Legal Question in Tax Law in California

I am requesting a "FINANCIAL HARDSHIP" from the Franchise Tax Board (STATE of CALIFORNIA) and already filed my 2012 taxes as married, but separately. I am currently filling out the "FINANCIAL STATEMENT" form because of a large amount of debt incurred with my previous spouse. Presently, I am newly married, therefore, my questions are about my current husband's position in my financial debts and they are as follows:

1) How do I consider my current spouse a "NON-LIABLE SPOUSE"?

2) Since I have to indicate on the form his employment/and current income, do I have to put down his Bank accounts and/or car information, even though I DO NOT HAVE MY NAME ON ANY OF THESE?

3) Can the IRS put a lien on any of his assets, because of my debt?

Asked on 8/22/13, 1:24 am

1 Answer from Attorneys

Christian Montgomery Montgomery & Wetenkamp, Attorneys At Law
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There are several collection alternatives available to taxpayers who are unable to pay their Internal Revenue Service (IRS) and Franchise Tax Board (FTB) taxes. Situations involving a non-liable spouse are usually more difficult because the taxing entity is often confused about the situation. Therefore, it is very important to understand the applicable rules and requirements, because in many situations, the taxing entity does not.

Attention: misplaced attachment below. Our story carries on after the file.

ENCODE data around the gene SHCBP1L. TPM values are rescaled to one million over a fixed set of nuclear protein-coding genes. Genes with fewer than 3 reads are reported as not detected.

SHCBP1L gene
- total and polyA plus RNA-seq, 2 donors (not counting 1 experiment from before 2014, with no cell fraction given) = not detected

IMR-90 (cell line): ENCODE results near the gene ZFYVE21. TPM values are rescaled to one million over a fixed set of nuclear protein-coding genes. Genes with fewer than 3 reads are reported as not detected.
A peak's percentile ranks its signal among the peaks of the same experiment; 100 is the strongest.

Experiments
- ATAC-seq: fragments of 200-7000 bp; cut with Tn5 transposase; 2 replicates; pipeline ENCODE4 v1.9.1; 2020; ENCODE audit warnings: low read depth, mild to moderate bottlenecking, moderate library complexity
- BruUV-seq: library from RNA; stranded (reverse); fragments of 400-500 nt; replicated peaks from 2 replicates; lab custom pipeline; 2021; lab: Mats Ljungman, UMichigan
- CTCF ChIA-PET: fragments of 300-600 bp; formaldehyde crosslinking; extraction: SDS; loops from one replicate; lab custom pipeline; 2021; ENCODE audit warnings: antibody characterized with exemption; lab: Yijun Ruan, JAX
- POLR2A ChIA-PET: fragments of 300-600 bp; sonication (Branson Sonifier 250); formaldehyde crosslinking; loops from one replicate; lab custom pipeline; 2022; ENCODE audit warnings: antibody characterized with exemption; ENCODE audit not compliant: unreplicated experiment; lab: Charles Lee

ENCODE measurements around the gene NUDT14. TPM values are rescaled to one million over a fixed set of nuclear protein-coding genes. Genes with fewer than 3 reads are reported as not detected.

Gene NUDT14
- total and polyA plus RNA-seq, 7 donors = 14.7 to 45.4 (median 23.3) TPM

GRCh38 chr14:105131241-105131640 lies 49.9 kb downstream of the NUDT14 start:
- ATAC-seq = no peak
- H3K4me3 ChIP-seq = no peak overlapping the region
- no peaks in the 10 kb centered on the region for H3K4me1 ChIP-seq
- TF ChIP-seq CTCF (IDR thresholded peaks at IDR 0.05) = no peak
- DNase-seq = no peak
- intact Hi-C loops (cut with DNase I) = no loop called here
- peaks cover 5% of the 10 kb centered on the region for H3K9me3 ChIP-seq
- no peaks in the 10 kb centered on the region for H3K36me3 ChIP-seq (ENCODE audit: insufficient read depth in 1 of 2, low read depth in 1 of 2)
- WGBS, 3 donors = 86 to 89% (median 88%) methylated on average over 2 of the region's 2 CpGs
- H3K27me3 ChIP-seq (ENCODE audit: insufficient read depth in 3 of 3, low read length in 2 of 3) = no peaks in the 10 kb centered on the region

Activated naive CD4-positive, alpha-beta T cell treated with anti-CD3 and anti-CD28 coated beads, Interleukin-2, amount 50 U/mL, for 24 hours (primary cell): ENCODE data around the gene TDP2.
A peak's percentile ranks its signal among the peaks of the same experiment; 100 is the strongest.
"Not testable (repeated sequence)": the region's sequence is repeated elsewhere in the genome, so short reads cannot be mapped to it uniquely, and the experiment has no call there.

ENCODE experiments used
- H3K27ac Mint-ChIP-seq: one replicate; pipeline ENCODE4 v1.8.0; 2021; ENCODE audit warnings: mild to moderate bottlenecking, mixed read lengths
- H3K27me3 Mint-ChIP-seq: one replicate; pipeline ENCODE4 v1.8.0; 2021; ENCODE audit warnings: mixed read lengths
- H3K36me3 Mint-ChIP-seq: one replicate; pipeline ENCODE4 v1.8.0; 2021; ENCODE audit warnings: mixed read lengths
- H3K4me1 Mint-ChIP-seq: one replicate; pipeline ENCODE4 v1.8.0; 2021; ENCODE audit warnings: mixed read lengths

Question 1: “How do I consider my current spouse a "NON-LIABLE SPOUSE"?”

Answer 1: The spouse is either liable or they are not. Even a non-liable spouse may be subject to collection action in a community property state, such as California, for the tax debt of a spouse.

Question 2: “Since I have to indicate on the form his employment/and current income, do I have to put down his Bank accounts and/or car information, even though I DO NOT HAVE MY NAME ON ANY OF THESE?”

Answer 2: The standard financial disclosure form does not request information for only a liable spouse; therefore, you would need to disclose the requested information. Depending on your unique facts and circumstances, options other than full disclosure of your financial situation may be beneficial and available to you.

Question 3: “Can the IRS put a lien on any of his assets, because of my debt?”

Answer 3: This depends on many factors including how the property is held and the jurisdiction of the property.

An experienced tax relief attorney should be able to review your options with you, often through a free consultation. http://www.mwattorneys.com/

This response should not be considered legal advice. No attorney-client relationship is formed by this response, which reflects only the opinion of the author. The response should not be relied upon as legal advice. The response given is based upon the limited facts provided by the person asking the question and could change if additional facts were made available

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Answered on 8/23/13, 11:34 am

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